Many cat illnesses can be prevented. At least, that's what the Humane Society of the United States says... many feline illnesses that we commonly see can be prevented. How?
The HSUS recommends two primary ways to prevent these diseases:
First, keep your cat indoors.
Second, get your cat vaccinated on a schedule according to your veterinarian's advice.
Let's have a look. Here are some common cat illnesses, their symptoms, and what to do to help prevent them.
Upper respiratory infections in cats produce many of the same symptoms as the common cold in humans: fever, runny nose and eyes, sneezing, and decreased appetite.
As cat illnesses go, however, URIs are much more dangerous than colds in humans. If left untreated, they can be fatal. This (along with other contagious feline diseases) is why it's important to quarantine new feline residents for a period of time.
When introducing any new cat into the house...
Many experts recommend that any new cat introduced into the household should be isolated from existing pets for a period of time.
This is both to ease the psychological aspect of introductions, and to prevent health problems related to transfer of disease.
I've heard varying time frames, but 10 days is often cited as the recommended separation period, with gradual introduction.
According to the HSUS, however, URI viruses are so contagious that they can be "transmitted to cats through human handling and through contact with other cats and with inanimate objects such as litter boxes, food bowls, and grooming tools."
Based on that, HSUS recommends that you separate any new cat from your other cats for at least three weeks until you are sure they don't have any symptoms of upper respiratory infections.
Since URIs are highly contagious and commonly seen in cats from shelters, be conscious of this when introducing rescued cats to the cats you already have at home.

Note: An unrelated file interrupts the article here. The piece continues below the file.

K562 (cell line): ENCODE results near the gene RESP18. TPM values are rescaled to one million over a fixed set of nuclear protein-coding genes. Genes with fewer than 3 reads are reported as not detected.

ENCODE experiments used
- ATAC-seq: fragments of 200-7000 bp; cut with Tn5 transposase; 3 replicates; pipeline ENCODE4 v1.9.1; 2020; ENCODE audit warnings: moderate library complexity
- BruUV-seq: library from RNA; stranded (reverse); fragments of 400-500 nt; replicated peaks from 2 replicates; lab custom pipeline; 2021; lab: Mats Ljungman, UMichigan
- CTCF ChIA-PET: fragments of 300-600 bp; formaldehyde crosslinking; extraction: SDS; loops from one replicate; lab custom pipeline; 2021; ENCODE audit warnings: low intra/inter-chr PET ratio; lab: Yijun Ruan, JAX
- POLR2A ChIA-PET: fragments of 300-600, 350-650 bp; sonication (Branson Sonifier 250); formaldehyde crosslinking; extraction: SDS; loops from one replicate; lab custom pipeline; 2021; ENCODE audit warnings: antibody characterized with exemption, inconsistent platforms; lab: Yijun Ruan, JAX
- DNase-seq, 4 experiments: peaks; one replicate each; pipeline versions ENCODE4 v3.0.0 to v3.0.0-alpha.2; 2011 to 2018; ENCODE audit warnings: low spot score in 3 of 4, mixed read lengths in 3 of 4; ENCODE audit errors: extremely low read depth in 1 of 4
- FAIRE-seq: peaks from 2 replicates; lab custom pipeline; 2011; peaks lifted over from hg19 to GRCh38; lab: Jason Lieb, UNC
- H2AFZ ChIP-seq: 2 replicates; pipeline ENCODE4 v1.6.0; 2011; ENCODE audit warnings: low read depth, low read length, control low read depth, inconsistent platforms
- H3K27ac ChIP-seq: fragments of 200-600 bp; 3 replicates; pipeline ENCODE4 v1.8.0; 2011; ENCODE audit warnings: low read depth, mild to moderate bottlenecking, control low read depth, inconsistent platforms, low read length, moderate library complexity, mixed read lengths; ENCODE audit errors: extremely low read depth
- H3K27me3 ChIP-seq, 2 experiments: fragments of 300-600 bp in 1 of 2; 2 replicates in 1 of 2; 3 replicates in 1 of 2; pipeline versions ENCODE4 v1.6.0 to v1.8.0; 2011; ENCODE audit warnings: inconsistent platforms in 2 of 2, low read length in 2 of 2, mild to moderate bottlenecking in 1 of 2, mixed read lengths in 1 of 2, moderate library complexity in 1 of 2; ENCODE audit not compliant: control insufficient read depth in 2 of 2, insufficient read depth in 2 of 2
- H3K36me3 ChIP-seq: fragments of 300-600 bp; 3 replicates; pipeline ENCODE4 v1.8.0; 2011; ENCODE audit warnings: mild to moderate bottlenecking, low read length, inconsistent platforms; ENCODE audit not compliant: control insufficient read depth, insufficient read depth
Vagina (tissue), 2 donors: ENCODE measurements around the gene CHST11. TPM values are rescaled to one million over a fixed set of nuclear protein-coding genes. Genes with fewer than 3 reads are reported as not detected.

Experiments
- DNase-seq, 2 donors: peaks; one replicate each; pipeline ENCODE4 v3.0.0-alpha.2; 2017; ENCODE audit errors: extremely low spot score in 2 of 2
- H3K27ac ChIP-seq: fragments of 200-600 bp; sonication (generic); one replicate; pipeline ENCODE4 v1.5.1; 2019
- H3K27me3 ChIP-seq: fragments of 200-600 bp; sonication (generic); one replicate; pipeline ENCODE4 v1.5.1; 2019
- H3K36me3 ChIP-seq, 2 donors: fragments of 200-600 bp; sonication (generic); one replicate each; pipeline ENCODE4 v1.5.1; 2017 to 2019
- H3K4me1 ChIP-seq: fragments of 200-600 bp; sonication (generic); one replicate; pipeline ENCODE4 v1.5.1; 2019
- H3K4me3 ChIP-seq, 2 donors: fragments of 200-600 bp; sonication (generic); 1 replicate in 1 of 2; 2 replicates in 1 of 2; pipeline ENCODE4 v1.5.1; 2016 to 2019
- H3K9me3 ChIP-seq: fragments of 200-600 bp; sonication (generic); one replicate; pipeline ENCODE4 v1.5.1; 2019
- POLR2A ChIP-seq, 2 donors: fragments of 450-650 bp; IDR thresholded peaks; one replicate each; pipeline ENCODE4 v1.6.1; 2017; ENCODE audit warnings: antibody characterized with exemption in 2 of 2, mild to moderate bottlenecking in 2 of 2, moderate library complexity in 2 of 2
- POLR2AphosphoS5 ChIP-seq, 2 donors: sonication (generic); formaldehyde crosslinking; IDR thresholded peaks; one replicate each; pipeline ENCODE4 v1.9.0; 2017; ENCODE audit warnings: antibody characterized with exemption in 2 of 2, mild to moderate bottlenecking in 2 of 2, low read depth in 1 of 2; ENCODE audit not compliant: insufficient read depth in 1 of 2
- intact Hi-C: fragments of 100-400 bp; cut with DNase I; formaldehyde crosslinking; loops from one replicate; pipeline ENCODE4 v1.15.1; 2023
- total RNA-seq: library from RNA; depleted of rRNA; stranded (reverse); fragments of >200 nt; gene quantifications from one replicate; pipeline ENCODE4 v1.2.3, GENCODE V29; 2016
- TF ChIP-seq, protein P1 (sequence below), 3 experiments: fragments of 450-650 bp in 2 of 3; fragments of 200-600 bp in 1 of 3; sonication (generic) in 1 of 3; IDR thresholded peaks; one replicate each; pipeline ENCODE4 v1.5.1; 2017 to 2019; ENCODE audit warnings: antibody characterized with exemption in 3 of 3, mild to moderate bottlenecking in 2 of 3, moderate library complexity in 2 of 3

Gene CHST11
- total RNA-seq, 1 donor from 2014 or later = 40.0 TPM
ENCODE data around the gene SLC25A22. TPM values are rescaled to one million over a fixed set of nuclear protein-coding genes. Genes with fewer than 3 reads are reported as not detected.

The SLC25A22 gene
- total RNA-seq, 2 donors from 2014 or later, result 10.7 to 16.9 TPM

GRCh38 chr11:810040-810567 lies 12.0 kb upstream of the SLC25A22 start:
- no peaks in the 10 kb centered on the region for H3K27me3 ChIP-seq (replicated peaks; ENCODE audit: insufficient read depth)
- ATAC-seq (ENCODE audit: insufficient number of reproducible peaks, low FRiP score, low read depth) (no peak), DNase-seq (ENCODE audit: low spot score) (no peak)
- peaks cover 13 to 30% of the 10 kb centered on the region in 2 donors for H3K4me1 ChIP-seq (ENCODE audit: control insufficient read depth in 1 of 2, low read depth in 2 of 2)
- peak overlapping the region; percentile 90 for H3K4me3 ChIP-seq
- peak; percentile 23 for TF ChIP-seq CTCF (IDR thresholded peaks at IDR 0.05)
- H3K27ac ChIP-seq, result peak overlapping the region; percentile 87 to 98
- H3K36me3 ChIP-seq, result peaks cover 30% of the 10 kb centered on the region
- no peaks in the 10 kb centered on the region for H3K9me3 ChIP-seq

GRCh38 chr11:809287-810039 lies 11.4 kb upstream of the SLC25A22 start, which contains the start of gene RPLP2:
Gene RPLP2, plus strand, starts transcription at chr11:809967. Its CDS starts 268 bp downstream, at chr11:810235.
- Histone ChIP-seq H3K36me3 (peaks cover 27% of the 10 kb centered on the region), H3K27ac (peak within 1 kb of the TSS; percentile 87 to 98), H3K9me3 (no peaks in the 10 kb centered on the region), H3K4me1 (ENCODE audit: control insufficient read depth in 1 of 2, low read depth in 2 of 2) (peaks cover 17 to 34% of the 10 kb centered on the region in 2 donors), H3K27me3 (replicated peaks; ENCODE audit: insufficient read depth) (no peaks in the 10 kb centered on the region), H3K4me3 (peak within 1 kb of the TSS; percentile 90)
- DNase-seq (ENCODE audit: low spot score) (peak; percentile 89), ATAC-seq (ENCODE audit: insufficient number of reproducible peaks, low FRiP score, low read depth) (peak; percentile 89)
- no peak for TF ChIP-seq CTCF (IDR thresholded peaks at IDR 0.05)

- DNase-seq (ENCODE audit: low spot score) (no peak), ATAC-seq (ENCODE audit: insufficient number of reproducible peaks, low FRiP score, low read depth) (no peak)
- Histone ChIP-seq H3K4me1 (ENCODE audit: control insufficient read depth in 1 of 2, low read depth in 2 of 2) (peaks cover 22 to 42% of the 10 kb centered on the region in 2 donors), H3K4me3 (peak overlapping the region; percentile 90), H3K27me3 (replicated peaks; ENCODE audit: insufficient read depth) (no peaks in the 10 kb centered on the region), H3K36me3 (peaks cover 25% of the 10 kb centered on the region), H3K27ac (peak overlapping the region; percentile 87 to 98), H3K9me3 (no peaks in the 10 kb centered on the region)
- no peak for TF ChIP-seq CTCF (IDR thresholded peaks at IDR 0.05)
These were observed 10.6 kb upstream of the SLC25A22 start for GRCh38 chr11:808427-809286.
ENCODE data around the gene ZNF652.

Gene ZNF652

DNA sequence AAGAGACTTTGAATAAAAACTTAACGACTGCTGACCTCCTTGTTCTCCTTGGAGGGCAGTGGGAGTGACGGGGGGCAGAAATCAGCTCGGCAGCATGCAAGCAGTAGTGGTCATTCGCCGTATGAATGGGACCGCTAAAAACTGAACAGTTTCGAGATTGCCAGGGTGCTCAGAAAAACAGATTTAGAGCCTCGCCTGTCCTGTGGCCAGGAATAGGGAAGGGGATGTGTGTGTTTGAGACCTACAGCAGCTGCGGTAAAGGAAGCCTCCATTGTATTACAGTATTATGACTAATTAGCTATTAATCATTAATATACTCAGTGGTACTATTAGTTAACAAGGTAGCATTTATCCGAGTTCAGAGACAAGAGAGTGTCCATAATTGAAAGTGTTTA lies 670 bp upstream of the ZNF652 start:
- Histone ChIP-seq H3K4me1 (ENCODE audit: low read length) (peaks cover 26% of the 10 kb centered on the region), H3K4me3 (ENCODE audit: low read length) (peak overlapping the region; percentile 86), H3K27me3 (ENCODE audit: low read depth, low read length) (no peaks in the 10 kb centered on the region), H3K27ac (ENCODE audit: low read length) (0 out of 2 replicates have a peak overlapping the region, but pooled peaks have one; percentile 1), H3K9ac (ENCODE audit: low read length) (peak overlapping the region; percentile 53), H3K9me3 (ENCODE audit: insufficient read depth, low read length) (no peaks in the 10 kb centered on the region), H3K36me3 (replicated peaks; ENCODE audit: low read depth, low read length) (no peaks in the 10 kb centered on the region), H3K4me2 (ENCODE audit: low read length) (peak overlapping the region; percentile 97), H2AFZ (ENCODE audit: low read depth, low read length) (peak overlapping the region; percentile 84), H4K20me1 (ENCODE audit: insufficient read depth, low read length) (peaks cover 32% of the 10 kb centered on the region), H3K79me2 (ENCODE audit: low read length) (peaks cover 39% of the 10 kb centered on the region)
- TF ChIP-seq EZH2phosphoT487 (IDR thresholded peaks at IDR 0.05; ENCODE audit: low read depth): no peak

HSUS recommends keeping current on all vaccination as the best method of prevention for URIs. If your cat exhibits any cold-like symptoms, contact your veterinarian immediately.
Feral cats are even more suspect, since you can assume that they haven't been given any preventative medical treatment at all.
Feline leukemia virus (FeLV). FeLV affects the immune system and is transmitted through the feces, saliva, and urine of infected cats. Feline leukemia virus symptoms include infections, anemia, decreased appetite, weight loss, various forms of cancer. It's typically fatal, and the symptoms usually depend upon what other diseases attack an infected cat.
HSUS recommends testing and vaccination for this disease. Since there's no cure, it's best to keep your cat indoors and away from infected cats.
Feline infectious peritonitis (FIP) flourishes in crowded spaces like shelters and catteries, and is the leading infectious cause of cat death. There are two types of the disease, wet and dry, which take different forms. Both forms do, however, have some FIP symptoms in common.